Wynter Pitts is the founder of For Girls Like You, a ministry to girls (age 6-11) and their parents, that includes a quarterly print magazine, journal, and other print and web resources. Wynter has a passion and drive to introduce young girls to Christian values in a way that they are able to palate and digest, so they can walk passionately and boldly in who God has created them to be. A native of Baltimore, Maryland, Wynter resides in Dallas, Texas. You can find Wynter on Twitter and Facebook, and at her site, http://www.forgirlslikeyou.com/.
My recent post “Mommy can I try on a pad?” led to a very interesting conversation on our Facebook page! Moms, if you are wondering when the appropriate time to have “the talk” (and all that those two words entail) with your girls, I want you to know that you are not alone—however, you alone have to determine the answer to that question.
Yes, scientifically speaking there are several factors to consider, including her age, the development of breast buds and unexplainable mood swings. However I do believe a combination of a good Google search and a day observing your girl will lead you to a pretty accurate checklist and timeline.
Unfortunately, I also believe there is much more to consider than a moody princess and what brands of maxi-pads to have on hand. Don’t get me wrong, these practical preparations definitely deserve book shelf space, mental capacity, and plenty of prayer time! But our girl’s physical changes are a spiritual and heart matter and that my friend requires more wisdom and time then most checklists will advise.
Consider this: When in need of groceries, do you wait to write your grocery list, while standing in the middle of the potato chip aisle, starving? It can be done but it’s probably not the wisest way to tackle the situation. You will probably leave having thrown some junk into your system to meet your immediate need and craving. On the other hand, if you want to get the most out of your time and experience you must show up to the store prepared. You look around your pantry in advance, consider your upcoming menu and begin to add to your list little by little as you prepare to meet a future need. There is wisdom in planning this way. Your trip is smooth and purposeful and most importantly you can manage to avoid the aisles of junk with their tempting and appetizing pictures, jingles and artificial flavors.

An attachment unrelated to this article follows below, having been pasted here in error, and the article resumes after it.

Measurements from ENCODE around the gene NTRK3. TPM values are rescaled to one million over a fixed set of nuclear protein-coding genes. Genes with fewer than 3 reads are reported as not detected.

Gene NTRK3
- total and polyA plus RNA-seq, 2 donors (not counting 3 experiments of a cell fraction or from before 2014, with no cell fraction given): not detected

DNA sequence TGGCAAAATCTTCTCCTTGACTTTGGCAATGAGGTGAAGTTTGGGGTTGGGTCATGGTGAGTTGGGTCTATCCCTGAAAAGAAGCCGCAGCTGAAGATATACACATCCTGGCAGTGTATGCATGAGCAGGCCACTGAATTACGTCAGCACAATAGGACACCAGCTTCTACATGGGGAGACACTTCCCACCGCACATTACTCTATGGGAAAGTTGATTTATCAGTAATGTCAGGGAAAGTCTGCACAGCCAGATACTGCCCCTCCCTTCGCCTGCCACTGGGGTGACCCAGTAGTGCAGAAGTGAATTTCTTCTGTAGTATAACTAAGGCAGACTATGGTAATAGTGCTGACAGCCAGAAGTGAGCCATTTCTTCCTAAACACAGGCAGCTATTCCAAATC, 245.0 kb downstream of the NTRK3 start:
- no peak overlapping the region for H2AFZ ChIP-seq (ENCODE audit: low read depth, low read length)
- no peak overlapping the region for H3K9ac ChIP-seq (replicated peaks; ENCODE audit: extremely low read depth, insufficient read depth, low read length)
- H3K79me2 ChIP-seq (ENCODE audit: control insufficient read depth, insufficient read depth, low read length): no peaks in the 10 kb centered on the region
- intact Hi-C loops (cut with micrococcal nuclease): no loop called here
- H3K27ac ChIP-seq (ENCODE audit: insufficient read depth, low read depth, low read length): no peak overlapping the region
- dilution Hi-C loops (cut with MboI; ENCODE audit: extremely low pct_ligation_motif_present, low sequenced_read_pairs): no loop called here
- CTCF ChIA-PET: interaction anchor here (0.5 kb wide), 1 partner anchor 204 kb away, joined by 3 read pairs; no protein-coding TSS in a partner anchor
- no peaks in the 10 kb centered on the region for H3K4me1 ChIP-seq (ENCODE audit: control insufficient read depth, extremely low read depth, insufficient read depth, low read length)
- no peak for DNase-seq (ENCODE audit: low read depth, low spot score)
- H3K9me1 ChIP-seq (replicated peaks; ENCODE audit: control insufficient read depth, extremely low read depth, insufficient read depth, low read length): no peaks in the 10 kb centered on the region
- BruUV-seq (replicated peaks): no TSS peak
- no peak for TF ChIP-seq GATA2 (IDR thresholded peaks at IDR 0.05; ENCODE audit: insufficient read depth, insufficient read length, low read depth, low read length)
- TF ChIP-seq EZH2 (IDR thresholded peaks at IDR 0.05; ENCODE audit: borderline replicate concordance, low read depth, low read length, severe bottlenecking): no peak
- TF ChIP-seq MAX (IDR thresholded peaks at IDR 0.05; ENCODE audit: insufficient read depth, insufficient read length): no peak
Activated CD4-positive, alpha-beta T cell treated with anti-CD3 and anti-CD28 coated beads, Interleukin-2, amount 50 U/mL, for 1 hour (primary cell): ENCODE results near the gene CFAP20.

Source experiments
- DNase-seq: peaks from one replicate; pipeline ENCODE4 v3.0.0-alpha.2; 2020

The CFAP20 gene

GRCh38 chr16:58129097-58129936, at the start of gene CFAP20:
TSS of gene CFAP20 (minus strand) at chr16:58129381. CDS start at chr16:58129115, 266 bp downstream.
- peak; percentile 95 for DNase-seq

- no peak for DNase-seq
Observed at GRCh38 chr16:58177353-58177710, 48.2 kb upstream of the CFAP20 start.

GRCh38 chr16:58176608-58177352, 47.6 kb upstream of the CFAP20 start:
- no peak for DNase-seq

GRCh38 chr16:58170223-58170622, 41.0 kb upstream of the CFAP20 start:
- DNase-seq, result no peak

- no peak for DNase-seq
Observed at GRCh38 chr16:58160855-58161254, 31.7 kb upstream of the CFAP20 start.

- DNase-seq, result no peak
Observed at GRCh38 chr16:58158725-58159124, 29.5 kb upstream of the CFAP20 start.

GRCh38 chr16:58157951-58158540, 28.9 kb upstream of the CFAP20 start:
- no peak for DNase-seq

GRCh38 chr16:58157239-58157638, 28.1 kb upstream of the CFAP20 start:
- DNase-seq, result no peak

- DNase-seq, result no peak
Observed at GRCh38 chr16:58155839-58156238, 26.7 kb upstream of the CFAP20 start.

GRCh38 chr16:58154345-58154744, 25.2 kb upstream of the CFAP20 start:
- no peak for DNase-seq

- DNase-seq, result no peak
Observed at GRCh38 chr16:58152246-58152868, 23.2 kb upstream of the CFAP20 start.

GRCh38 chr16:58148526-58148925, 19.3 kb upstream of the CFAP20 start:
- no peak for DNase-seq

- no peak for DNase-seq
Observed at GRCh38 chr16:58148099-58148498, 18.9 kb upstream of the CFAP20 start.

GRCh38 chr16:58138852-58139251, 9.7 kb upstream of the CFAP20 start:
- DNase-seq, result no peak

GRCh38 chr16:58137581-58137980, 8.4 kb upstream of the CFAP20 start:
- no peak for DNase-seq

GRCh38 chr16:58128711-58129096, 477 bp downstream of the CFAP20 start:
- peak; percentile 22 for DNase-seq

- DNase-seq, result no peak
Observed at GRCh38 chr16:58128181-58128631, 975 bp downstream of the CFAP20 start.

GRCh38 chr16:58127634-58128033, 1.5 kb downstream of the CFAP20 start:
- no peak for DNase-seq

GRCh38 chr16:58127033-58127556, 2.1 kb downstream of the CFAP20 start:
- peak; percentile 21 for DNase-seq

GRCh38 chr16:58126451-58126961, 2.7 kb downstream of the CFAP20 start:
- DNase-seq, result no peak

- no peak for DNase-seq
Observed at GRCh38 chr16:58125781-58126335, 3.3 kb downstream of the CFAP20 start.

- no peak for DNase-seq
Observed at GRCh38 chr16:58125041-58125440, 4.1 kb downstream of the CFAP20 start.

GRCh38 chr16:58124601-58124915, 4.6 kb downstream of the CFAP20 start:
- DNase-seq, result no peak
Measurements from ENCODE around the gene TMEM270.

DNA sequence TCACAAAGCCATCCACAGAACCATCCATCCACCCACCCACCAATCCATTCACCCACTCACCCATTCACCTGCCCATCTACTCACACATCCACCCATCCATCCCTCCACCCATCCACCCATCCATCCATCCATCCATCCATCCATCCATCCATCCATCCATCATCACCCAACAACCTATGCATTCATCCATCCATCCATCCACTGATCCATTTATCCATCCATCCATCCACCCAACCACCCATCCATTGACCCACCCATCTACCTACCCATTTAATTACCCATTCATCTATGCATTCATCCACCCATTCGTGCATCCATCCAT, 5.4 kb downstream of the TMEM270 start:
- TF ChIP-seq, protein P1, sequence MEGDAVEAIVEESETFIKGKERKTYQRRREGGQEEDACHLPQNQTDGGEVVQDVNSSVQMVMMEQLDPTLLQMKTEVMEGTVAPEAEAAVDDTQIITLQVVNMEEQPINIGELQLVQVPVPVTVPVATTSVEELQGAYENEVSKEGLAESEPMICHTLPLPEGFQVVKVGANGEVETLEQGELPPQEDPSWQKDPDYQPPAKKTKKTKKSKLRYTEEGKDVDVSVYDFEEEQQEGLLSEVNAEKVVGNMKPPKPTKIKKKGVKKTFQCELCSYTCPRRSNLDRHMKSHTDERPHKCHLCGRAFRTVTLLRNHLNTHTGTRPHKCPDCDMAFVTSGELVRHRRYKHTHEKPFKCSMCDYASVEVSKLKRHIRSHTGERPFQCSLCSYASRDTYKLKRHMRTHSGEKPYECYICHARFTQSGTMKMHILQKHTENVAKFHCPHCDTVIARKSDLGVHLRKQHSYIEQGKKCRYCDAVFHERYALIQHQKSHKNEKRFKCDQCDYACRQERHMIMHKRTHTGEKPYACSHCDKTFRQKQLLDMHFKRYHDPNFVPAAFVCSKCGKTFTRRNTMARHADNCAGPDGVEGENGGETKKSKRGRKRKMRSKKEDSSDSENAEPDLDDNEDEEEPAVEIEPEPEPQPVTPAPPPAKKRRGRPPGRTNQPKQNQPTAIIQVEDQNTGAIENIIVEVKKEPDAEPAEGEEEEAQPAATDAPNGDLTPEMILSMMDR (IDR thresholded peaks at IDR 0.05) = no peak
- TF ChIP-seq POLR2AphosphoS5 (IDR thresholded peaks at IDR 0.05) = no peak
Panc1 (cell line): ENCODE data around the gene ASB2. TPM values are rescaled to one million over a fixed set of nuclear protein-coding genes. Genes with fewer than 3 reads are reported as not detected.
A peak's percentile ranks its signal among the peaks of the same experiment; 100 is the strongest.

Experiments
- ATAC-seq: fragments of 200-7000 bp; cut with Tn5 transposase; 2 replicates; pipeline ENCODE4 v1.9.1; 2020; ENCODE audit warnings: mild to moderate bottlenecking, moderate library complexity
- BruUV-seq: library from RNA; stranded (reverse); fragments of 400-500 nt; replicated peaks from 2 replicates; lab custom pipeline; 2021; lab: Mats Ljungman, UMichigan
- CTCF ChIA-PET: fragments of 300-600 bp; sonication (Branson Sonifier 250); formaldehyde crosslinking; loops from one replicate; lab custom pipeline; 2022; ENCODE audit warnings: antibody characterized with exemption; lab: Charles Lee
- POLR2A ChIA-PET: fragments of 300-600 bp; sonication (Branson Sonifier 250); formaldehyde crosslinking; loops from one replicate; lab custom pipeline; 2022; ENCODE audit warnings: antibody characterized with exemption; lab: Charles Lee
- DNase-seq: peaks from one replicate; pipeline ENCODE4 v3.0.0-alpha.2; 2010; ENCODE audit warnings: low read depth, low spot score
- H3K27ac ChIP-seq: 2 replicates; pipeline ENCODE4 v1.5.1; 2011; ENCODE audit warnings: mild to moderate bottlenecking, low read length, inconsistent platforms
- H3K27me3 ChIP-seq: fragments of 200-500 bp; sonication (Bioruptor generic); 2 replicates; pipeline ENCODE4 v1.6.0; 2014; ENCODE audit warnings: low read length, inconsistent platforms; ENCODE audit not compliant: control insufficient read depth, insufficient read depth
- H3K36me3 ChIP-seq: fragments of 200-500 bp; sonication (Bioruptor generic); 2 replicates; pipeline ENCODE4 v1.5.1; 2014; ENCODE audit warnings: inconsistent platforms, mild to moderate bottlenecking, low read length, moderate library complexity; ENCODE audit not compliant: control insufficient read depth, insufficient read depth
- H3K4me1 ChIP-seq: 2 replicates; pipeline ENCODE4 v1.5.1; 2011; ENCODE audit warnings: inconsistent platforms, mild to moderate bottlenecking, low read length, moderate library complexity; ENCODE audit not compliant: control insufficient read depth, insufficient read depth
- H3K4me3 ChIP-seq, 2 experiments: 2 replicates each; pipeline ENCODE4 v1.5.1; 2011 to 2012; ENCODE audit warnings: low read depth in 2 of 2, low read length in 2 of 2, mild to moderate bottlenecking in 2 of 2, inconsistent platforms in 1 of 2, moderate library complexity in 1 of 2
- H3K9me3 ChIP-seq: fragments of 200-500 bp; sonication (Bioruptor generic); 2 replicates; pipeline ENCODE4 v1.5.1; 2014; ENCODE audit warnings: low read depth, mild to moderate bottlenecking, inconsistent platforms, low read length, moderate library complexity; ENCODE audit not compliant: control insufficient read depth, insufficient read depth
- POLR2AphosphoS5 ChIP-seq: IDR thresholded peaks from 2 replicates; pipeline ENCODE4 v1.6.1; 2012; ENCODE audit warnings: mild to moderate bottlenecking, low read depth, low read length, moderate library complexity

This is the way I believe we need to approach topics of growing up, (puberty, boys, sex) with our girls. There are lists of things they need to know and they don’t necessarily need to know them all at once. However, consider the future and plan accordingly. Our job is to observe, prepare and note when it is time to put another item on the list. We don’t want to wait until our girls are standing in the middle of overwhelming and enticingly unhealthy options to try to get them to make wise choices. They need to be prepared and equipped well in advance in order to avoid the jingles and artificial flavors.
It is inevitable, our girl’s appetites are growing and will continue to. They want to know about boys, why their body feels a certain way and does certain things and why they can’t seem to control their emotions (Ok, I want to know that one!) Society does not wait for us to fill their carts, and if we leave them hungry, well, movies, television, music and even peers will feed them. The junk.
Mom, I cannot tell you an age that your girls will be ready to handle a conversation about a cute boy or a tampon. But I can tell you that it will require more then one talk–It’s ongoing and at times repetitive. You are building a relationship grounded in love and truth.
Regardless of your daughter’s specific stage of life, there is only one truth that will satisfy her appetite. Feed her often.
I am committed to preparing my girls with God’s view and design about and for their bodies—their lives. Let’s guide them down the aisles of truth rather than letting their hunger lead them to the junk.
If you have not started, I have found the following resources to be an excellent guide in getting the conversations started with a biblical mind and in very practical ways:
1. Six Ways To Keep the “Little” In Your Girl – Dannah Gresh
2. Bringing Up Girls – Dr. James Dobson
3. God’s Design for Sex/What’s the Big Deal?: Why God Cares About Sex (series)
4. The Ultimate Girls’ Body Book – Dr. Walk Larimore & Dr. Amaryllis S. Wohlever